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Back-yard camping adventures

Submitted by on Friday, 9 October 2009 No Comment

campingI didn’t mean to put Big Guy off, mainly because I know he never forgets anything so it doesn’t do any good to try.

Sometimes, though, I make promises that I’d just as soon not live up to, such as the one that left me lying in the back yard as the wind and dogs howled in the night. Once in a while, keeping those promises turns out to be not nearly as bad as I’d feared.

Big Guy had wanted a tent for his birthday, but we were in the middle of moving so I said “later.” I mentally defined “later” as a decade from now and let the memory slide from my brain in order to make room for more important things, such as recalling where I put my keys.

He, of course, had a different definition. “Mom, is it time to get the tent yet?” he asked this week.

He’d had a rather mischievous Monday at school, so I decided to create a bargaining chip. “Tell you what. If you can be a good listener the rest of the week, we’ll get the tent this weekend.”

“And camp out?” he asked.

“And camp out,” I promised, thinking there was no way I was going to have to do it

I underestimated how badly he wanted the tent. He came home Thursday with his silent string in tact – they were off from school Friday – and before I knew it I was rushing to the PX in preparation for sleeping in the back  yard.


I am not an outdoors person. I was the first to gripe during our little family fun hikes when I was a kid, mainly because untreated allergies assured a miserable outing for me every time. I’d done my share of Girl Scout cabin camping, but never in a tent.

And here I was, in charge not only of pitching a tent but also of keeping two small people entertained and quiet enough that the neighbors didn’t call the police.

The tent was the easy part – it only took an hour, 50 minutes of which was spent looking for the instructions. Keeping the volume down was a challenge.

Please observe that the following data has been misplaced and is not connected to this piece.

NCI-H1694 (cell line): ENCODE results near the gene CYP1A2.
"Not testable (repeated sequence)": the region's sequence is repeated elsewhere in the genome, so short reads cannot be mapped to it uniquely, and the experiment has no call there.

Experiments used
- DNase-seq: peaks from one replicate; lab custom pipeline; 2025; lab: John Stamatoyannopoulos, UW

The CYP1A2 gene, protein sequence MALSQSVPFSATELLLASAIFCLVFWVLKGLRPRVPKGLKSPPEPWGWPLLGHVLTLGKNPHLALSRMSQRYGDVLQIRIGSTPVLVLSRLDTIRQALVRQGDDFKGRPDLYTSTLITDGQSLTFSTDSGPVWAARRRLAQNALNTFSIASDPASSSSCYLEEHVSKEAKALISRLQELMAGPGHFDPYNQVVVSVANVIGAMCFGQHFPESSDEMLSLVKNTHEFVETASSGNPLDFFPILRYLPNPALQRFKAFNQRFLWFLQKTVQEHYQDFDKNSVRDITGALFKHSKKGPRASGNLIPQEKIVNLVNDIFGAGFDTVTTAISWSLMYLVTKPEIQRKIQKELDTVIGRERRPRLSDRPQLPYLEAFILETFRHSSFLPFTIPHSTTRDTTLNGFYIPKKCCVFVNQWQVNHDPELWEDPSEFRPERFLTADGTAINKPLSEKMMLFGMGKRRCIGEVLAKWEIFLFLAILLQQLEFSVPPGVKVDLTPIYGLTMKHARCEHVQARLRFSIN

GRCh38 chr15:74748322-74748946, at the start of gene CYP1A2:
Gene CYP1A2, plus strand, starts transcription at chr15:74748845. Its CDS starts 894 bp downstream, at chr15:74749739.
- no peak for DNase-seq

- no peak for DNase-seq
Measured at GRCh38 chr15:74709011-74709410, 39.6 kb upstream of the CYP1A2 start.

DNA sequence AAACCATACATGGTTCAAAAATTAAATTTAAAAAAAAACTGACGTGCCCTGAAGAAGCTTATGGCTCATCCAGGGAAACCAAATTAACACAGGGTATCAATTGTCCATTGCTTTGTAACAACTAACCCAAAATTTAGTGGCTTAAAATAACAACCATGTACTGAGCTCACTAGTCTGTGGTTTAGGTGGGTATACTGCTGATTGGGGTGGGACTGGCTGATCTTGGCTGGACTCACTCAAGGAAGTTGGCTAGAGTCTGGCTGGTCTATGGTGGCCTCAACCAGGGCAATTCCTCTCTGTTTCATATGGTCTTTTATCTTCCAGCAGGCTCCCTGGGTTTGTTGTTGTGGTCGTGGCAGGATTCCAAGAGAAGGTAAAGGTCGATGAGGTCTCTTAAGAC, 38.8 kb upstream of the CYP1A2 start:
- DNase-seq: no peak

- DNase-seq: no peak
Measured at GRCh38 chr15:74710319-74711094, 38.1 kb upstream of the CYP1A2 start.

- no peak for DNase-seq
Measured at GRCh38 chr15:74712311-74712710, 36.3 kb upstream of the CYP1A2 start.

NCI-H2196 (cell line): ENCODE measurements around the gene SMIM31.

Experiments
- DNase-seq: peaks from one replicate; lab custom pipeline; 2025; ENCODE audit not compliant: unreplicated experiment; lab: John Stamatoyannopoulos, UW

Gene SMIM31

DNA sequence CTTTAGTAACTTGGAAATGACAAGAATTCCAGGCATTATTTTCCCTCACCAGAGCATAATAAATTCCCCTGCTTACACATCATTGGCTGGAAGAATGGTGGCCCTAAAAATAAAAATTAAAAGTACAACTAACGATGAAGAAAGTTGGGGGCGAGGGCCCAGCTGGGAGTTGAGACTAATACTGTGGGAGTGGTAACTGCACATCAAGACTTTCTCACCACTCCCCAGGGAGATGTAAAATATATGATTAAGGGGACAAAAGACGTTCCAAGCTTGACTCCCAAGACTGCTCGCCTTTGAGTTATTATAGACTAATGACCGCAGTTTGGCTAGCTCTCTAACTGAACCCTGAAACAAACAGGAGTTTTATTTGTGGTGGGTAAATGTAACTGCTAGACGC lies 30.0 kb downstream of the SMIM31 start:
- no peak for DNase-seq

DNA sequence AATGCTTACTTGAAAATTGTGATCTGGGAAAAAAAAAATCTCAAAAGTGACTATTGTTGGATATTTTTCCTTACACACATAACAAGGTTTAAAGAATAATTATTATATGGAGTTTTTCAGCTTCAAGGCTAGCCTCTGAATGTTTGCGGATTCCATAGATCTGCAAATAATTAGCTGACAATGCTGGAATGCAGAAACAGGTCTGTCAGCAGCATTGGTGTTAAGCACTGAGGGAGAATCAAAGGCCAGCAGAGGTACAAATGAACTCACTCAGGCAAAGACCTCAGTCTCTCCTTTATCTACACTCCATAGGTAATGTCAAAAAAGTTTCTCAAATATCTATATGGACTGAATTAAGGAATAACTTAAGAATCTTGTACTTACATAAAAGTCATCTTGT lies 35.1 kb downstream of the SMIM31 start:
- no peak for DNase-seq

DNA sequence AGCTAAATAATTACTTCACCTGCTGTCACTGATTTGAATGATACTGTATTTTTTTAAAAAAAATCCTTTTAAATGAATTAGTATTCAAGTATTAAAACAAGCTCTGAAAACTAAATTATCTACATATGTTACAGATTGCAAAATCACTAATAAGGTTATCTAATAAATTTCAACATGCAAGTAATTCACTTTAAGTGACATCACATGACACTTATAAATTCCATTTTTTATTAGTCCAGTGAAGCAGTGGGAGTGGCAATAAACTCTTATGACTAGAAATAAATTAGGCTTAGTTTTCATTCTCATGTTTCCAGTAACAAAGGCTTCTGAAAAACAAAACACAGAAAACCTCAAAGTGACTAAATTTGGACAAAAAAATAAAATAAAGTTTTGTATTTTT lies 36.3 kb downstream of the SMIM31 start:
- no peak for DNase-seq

The guys told ghost stories and giggled uproariously at their tales. The dogs moaned.

“There were skeletons and ghosts who took all the food and water from the kids. No coffee for the mommies either,” Big Guy said, looking pointedly at me.

“Thomas chubbed into the smelter and saw the ghost. Hengry was scared and ran out,” Boots said. It sounded stunningly similar to the Thomas the Tank Engine Halloween DVD he loves.

They made shadow animals and shrieked as Big Guy’s “bat” chased Boots’ “butterfly.” The dogs howled. Porch lights snapped on. “Quiet!” I hissed.

Then came a loud boom – reverberations from the nearby firing range – and my daring little men-children freaked out.

“I want to go in, Mommy. What if it’s lightening? What if the lightening gets us?” Big Guy said.

“It’s not lightning. It’s guns,” I assured him. Only on an Army post would that statement be comforting.

“Are you sure?” he asked, eyes wide.

“Nothing is going to hurt  you,” I said, conveniently forgetting to mention the coyotes Dad was convinced were going to eat us in our sleep. “Look, give it a few minutes. If you’re still scared, we’ll go in.”

The clinched it. “I’m not scared,” Big Guy said, snuggling into his sleeping bag.

“Me neither,” Boots added, his lip jutted out in a challenge.

Before those few minutes were up, both were snoring. The wind whipped the tent as I laid on ground that wasn’t as uncomfortable as I’d feared. I enjoyed dead-still quiet interrupted only by the occasional passing car.

This camping thing isn’t as bad as I feared, I thought. Maybe sometime we’ll try it farther than four feet from our back door.

Copyright 2009 Debra Legg. All rights reserved.

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